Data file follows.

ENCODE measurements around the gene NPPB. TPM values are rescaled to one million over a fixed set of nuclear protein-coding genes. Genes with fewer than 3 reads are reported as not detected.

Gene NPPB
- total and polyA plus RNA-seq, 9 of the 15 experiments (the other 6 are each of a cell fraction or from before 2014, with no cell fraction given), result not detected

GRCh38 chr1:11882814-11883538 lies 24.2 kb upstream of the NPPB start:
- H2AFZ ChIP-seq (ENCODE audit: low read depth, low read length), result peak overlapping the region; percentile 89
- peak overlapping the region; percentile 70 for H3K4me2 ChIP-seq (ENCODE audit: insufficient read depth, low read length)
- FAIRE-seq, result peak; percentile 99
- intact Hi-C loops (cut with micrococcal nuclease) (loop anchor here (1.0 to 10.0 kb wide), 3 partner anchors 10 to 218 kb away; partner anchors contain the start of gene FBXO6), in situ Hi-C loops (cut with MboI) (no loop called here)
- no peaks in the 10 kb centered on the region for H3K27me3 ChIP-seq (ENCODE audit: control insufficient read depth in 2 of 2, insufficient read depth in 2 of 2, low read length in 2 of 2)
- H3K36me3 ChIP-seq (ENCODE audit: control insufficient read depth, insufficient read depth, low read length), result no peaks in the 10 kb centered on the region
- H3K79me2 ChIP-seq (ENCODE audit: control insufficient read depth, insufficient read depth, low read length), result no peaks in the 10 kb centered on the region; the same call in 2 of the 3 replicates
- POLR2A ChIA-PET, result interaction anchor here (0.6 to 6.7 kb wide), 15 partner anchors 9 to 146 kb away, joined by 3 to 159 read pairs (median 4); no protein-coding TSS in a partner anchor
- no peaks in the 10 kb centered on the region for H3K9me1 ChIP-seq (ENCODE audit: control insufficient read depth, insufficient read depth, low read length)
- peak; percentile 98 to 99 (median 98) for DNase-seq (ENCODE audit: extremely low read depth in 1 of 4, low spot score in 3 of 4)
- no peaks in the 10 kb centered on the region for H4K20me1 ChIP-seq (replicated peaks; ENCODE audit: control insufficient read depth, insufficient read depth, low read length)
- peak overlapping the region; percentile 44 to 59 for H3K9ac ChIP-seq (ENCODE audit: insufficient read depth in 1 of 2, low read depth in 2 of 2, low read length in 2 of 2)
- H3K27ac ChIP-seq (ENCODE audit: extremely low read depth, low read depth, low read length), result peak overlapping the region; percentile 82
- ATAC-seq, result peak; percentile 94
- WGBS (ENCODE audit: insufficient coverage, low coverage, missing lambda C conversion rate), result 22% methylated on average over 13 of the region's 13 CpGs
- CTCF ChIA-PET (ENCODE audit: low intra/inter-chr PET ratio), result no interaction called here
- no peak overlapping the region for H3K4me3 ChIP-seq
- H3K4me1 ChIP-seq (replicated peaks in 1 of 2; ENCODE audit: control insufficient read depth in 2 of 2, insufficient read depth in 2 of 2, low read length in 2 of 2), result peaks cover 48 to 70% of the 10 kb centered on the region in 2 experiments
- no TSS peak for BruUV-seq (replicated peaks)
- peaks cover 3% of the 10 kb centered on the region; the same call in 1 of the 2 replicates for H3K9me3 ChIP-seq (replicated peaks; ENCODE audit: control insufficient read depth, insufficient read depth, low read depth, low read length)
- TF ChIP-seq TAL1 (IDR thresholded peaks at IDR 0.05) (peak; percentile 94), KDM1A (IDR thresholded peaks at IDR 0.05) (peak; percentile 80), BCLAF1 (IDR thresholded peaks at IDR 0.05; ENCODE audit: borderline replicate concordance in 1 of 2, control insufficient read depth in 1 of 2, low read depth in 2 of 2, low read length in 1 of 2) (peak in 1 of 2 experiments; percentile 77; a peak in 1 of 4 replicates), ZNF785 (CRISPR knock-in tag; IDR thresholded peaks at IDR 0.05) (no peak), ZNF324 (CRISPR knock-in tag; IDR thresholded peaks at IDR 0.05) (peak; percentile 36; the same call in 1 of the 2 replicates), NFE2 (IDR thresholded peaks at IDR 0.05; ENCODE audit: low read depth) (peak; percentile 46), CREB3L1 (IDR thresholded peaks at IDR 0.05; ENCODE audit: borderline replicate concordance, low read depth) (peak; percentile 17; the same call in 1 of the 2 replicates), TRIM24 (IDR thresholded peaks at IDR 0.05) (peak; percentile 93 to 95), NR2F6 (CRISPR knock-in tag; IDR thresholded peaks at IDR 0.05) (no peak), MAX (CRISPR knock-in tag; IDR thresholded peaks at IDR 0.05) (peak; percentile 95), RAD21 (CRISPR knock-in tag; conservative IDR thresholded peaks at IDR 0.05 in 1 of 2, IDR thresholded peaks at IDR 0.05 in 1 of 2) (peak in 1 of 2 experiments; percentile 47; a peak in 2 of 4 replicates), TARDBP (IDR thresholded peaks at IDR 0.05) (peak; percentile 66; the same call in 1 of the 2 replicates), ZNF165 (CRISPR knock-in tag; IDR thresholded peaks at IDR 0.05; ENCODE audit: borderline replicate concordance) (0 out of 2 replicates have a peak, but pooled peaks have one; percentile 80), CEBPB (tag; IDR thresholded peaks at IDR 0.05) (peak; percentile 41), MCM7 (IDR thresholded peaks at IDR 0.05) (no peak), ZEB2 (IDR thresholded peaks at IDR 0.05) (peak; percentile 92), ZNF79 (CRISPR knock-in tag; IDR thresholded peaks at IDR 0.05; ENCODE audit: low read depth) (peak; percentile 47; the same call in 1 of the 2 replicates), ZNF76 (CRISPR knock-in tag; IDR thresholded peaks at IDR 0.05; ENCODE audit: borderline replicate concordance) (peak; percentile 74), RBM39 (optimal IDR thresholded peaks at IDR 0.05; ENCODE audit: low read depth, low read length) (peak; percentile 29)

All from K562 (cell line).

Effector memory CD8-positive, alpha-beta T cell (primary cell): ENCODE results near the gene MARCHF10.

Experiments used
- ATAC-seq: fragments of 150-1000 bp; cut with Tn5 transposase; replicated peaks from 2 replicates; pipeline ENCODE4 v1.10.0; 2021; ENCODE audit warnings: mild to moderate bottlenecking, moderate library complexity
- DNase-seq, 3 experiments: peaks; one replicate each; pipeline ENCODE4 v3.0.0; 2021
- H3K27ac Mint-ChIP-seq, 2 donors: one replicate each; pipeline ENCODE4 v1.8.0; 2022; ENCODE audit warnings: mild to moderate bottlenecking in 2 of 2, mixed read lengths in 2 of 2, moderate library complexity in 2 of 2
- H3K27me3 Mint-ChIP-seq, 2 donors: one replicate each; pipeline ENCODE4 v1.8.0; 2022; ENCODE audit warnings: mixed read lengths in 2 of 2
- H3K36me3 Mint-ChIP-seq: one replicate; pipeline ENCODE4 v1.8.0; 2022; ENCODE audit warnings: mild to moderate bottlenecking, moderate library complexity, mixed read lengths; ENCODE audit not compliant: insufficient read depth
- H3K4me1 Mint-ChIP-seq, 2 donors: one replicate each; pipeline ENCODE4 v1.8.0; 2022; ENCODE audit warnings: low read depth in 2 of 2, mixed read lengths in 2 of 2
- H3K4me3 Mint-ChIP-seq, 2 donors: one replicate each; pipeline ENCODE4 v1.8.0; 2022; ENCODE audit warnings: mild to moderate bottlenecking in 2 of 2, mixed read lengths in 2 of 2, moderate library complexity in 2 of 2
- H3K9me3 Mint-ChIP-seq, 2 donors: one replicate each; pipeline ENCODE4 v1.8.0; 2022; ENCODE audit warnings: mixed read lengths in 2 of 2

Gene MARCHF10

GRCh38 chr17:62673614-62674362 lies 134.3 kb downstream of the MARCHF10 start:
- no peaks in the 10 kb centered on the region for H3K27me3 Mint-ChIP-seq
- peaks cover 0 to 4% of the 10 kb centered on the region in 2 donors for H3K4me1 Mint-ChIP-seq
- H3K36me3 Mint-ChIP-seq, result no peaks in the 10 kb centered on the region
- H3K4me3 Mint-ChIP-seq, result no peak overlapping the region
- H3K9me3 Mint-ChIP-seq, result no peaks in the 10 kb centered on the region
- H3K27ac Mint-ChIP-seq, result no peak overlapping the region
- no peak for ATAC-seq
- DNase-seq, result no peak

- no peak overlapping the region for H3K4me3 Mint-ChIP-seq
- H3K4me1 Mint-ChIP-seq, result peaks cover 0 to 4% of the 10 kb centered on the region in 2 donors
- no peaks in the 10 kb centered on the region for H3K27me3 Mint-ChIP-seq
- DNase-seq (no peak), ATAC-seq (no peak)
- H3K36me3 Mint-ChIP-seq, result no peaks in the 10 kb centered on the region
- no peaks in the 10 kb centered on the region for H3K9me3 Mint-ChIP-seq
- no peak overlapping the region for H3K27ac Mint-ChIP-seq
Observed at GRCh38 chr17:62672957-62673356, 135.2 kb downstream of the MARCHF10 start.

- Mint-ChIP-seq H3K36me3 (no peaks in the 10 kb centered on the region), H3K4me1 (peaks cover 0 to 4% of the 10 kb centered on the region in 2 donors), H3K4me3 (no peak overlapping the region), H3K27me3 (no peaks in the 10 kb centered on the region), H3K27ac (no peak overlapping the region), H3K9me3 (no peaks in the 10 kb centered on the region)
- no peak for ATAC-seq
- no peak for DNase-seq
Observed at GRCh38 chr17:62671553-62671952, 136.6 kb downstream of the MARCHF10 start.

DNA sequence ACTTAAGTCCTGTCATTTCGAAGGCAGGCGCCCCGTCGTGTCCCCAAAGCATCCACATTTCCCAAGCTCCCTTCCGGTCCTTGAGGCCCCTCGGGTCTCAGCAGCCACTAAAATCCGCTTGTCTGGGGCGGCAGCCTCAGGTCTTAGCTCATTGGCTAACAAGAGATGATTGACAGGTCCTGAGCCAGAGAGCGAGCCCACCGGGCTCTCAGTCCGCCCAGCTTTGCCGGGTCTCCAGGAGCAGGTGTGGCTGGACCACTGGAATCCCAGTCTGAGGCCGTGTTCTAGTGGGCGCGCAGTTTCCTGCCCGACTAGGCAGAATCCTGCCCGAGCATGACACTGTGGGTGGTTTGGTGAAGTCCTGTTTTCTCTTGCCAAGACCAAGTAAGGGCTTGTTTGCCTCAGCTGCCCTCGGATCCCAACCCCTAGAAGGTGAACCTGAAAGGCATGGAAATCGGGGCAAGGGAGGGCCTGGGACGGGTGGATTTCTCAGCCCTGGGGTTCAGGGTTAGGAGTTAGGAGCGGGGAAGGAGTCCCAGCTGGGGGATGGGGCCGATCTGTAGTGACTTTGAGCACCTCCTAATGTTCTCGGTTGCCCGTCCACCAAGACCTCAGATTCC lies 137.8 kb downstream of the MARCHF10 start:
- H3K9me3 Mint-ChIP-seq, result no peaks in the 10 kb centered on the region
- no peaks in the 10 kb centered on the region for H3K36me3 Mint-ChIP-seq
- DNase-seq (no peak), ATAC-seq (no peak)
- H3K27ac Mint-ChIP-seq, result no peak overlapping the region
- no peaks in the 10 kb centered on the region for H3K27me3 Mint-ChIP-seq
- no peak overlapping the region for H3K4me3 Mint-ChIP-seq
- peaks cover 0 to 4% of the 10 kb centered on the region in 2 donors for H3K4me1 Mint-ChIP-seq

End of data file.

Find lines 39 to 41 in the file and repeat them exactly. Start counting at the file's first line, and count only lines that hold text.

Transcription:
- no peaks in the 10 kb centered on the region for H3K27me3 Mint-ChIP-seq
- peaks cover 0 to 4% of the 10 kb centered on the region in 2 donors for H3K4me1 Mint-ChIP-seq
- H3K36me3 Mint-ChIP-seq, result no peaks in the 10 kb centered on the region